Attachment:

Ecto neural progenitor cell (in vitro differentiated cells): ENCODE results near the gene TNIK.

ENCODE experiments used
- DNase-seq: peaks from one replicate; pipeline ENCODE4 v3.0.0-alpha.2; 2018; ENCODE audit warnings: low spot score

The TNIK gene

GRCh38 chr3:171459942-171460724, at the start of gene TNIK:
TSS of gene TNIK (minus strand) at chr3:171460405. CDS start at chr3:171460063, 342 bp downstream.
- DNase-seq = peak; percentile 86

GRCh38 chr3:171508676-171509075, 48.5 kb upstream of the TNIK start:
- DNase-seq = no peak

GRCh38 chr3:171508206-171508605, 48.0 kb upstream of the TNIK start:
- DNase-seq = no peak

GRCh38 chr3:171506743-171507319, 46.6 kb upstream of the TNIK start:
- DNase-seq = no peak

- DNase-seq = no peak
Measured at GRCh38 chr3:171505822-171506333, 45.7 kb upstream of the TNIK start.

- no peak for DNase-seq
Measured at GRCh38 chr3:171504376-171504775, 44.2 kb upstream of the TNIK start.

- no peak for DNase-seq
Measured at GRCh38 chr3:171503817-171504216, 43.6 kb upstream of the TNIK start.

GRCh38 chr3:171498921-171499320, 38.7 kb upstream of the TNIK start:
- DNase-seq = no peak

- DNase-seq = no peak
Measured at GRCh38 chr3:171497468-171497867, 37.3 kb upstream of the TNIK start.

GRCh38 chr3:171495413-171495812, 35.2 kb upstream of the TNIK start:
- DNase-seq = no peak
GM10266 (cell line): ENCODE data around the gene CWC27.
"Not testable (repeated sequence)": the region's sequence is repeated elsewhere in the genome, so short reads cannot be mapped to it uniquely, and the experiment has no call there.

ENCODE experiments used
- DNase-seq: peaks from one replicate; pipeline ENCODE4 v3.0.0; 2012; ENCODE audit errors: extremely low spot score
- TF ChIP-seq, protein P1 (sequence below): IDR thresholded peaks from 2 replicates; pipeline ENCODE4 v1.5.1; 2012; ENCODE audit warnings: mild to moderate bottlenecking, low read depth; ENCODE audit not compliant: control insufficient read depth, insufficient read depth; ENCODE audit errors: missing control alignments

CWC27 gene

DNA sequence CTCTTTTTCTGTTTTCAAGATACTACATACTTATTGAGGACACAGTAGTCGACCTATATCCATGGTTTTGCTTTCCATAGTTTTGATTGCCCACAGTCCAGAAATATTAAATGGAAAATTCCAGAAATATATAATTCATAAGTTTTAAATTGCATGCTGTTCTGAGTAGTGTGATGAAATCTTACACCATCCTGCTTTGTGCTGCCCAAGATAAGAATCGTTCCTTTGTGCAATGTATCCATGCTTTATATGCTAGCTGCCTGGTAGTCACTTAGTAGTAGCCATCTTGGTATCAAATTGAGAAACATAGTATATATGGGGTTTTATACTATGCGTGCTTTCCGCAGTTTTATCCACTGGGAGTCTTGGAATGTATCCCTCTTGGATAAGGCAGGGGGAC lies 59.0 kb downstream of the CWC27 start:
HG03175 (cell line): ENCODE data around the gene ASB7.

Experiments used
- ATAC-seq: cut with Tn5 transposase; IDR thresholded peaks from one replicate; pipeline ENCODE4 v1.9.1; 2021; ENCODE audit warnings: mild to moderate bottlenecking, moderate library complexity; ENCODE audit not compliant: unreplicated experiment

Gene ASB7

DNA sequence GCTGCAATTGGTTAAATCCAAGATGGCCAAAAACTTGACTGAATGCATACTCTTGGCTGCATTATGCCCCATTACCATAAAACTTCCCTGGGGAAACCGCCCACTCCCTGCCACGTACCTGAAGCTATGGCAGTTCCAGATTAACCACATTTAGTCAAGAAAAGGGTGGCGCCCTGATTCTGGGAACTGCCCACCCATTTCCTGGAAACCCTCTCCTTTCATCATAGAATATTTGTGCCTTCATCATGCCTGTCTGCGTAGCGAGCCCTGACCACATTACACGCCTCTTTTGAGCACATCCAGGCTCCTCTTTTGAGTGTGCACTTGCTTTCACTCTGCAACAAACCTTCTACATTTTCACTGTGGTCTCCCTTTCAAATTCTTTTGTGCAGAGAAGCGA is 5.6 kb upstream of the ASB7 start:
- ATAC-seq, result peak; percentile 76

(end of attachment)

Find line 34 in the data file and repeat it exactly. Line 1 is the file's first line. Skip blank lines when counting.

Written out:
Experiments used